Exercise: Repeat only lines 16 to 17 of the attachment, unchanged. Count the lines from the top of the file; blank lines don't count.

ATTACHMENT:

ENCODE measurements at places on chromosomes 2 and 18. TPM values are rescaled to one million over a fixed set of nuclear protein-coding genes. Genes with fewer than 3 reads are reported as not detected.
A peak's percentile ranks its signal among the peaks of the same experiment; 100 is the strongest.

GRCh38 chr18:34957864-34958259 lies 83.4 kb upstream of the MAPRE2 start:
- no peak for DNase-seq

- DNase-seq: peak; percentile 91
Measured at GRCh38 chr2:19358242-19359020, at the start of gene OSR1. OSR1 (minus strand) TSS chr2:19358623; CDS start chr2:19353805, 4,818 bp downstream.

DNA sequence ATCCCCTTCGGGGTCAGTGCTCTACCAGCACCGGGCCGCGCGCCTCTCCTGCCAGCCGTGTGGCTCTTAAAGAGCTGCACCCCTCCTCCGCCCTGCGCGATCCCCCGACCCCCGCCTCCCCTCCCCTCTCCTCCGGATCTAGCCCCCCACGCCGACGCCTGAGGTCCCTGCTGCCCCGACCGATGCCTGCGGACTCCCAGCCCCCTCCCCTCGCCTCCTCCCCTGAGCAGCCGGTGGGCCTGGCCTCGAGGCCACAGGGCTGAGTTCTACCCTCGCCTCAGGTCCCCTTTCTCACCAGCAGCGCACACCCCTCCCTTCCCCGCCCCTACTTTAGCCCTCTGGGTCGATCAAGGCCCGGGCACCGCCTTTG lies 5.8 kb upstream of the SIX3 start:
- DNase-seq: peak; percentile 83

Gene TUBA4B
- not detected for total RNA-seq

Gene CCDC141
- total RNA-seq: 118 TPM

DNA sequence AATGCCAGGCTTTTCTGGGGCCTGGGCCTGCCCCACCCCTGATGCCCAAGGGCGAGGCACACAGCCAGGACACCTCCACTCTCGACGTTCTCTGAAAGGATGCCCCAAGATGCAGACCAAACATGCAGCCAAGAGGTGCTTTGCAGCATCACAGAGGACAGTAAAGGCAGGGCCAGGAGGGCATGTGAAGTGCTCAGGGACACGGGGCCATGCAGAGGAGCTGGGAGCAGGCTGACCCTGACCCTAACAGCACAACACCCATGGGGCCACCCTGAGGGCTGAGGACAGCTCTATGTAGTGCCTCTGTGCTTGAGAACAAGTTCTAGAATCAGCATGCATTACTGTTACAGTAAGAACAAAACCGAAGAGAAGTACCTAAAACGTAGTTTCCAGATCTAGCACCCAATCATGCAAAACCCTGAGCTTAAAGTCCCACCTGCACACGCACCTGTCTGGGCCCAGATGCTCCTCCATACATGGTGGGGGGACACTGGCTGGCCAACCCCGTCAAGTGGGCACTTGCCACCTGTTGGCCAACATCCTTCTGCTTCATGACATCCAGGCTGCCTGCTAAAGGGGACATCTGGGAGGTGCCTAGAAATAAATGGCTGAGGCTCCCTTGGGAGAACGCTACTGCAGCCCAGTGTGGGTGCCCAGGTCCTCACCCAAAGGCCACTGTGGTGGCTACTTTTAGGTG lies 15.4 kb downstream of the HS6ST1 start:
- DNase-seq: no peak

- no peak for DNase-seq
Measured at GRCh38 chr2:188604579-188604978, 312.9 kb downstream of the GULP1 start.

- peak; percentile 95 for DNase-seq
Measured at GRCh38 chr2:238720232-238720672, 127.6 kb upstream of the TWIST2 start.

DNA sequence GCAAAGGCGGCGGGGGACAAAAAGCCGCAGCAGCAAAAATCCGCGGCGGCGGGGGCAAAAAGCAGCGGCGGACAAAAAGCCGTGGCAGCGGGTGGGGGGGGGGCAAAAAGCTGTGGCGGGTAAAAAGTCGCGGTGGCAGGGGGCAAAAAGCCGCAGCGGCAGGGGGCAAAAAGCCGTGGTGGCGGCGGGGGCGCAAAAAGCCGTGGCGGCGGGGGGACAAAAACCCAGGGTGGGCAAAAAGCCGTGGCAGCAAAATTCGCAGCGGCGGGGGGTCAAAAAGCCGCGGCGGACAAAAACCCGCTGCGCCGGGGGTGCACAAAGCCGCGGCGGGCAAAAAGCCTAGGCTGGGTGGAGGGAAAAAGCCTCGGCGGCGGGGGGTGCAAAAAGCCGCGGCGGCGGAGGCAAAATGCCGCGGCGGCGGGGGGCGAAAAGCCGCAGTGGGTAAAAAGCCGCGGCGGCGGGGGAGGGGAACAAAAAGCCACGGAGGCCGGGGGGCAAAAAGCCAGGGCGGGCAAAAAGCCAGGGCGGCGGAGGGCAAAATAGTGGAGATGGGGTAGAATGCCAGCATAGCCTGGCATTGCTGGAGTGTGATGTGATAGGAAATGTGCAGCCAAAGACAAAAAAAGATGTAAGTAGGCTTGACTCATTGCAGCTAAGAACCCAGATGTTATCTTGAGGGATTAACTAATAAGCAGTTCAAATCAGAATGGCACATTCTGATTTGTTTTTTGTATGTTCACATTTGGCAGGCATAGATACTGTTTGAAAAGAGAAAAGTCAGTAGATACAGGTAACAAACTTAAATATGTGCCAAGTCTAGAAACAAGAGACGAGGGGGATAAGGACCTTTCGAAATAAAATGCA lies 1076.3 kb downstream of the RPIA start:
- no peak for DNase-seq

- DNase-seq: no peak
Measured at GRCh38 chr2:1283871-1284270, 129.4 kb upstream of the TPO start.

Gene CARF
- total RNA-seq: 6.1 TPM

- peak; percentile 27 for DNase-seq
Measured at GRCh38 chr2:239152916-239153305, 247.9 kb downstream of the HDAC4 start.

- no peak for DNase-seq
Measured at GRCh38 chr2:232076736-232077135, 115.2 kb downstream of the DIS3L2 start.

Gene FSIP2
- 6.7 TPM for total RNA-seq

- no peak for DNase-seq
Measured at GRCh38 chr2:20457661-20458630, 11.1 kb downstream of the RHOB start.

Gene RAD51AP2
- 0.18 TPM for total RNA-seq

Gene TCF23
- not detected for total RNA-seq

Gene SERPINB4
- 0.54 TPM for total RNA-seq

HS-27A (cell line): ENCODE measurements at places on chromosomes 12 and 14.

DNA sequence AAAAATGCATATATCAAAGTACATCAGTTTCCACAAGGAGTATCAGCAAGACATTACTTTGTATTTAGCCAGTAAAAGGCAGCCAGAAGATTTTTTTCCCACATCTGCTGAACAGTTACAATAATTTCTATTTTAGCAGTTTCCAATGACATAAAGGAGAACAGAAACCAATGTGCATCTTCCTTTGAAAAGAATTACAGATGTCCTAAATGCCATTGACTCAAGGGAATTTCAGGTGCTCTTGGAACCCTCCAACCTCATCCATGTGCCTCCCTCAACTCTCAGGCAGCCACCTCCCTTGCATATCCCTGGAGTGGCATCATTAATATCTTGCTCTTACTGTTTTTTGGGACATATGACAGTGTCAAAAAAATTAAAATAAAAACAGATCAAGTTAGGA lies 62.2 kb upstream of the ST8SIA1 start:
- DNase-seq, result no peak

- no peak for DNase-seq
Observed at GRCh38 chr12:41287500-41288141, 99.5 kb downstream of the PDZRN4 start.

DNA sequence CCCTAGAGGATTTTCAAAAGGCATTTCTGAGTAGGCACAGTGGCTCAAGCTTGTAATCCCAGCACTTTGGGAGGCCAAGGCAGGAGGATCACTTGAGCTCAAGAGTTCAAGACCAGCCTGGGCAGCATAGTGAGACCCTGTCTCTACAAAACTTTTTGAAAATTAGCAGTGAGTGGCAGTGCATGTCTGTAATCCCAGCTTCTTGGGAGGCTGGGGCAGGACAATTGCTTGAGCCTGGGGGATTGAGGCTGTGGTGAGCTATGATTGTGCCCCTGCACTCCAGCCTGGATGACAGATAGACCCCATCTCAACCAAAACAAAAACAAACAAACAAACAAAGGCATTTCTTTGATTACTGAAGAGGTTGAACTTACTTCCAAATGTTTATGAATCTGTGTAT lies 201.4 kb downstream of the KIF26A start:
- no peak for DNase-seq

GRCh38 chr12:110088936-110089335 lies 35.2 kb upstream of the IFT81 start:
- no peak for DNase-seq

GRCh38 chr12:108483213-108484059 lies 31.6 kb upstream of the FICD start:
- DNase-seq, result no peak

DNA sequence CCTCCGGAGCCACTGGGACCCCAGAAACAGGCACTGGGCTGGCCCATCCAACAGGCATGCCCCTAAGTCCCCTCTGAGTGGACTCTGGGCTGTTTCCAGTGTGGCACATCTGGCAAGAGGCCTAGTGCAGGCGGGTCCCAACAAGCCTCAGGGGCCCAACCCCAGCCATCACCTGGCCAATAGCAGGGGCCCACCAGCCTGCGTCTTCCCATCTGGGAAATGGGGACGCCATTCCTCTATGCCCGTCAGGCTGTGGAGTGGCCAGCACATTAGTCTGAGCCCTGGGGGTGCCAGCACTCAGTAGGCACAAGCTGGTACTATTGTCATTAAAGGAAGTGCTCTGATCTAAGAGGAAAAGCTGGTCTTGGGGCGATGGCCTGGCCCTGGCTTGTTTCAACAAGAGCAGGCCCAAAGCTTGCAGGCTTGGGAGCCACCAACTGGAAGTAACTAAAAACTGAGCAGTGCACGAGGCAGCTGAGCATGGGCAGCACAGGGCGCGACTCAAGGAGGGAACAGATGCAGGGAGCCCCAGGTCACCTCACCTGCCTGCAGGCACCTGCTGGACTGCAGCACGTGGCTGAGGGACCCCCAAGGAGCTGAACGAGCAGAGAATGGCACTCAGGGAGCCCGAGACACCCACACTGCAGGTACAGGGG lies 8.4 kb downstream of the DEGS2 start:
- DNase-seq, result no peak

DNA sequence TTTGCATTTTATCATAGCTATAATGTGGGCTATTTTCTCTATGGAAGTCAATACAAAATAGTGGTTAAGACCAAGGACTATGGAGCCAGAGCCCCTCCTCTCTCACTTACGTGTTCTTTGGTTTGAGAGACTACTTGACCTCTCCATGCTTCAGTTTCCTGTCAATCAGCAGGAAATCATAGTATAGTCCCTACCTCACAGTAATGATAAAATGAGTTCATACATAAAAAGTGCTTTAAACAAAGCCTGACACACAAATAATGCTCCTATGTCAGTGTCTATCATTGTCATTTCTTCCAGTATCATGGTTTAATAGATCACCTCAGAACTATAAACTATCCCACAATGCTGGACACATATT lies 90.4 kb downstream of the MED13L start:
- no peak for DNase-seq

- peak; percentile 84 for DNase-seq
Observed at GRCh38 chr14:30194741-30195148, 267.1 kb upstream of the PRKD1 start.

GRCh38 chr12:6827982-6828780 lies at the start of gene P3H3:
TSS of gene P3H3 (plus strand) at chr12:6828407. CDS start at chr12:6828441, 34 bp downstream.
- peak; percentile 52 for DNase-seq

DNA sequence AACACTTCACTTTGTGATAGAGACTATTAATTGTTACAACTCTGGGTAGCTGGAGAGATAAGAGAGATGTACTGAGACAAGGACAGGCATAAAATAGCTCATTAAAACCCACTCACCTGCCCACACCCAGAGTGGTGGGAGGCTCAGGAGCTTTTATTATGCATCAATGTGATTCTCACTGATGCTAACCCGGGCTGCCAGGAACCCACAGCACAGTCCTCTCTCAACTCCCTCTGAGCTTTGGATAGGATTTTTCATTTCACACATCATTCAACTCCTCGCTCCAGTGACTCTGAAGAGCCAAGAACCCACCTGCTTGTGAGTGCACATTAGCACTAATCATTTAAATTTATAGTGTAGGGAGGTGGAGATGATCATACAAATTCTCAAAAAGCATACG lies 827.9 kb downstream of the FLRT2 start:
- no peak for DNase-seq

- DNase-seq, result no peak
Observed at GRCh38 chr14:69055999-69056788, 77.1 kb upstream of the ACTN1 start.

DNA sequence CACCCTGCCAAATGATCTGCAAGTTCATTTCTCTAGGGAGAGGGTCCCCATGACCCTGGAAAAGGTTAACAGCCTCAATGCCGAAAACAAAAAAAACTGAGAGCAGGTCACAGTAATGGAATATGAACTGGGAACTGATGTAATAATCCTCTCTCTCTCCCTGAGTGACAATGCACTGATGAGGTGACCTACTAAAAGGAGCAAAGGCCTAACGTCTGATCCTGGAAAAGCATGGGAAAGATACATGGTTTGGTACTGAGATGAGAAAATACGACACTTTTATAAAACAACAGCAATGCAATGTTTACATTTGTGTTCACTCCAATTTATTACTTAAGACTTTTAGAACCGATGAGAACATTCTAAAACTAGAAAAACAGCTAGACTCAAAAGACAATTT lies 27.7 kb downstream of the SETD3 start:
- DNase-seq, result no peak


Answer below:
Measured at GRCh38 chr2:188604579-188604978, 312.9 kb downstream of the GULP1 start.

- peak; percentile 95 for DNase-seq